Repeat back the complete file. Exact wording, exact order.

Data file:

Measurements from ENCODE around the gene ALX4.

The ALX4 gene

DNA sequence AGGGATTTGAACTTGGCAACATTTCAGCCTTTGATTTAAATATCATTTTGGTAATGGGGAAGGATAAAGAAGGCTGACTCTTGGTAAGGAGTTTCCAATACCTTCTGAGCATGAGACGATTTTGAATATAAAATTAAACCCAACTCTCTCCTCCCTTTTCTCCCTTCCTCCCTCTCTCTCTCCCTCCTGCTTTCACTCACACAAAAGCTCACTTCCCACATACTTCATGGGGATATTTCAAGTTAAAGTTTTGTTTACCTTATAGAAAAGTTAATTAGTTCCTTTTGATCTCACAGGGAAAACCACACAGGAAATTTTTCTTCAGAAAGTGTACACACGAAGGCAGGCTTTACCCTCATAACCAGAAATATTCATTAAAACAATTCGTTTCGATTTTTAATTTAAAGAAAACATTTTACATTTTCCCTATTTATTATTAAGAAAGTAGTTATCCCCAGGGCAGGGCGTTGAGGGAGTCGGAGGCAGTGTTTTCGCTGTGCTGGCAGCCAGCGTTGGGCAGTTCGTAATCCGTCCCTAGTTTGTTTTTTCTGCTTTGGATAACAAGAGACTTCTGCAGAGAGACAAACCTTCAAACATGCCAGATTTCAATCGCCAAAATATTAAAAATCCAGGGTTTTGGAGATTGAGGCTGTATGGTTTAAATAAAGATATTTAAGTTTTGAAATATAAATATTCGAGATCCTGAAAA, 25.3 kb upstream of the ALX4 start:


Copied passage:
Measurements from ENCODE around the gene ALX4.

The ALX4 gene

DNA sequence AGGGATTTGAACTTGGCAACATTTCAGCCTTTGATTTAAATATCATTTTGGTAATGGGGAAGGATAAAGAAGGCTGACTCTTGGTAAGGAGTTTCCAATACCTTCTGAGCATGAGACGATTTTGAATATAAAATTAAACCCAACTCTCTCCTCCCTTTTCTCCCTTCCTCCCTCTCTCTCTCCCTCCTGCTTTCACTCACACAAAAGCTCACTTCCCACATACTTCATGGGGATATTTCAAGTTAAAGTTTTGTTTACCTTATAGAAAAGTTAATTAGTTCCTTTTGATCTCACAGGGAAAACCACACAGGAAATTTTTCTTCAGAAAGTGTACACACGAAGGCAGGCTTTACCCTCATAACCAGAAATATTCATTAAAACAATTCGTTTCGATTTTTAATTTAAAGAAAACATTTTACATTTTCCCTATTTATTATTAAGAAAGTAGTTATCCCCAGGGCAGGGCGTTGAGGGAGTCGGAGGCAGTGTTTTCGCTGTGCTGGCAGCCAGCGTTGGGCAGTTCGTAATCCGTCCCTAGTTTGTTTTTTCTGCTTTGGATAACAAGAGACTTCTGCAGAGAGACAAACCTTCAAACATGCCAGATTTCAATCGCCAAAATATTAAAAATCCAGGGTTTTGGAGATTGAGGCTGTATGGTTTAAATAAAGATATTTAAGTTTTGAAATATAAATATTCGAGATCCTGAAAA, 25.3 kb upstream of the ALX4 start: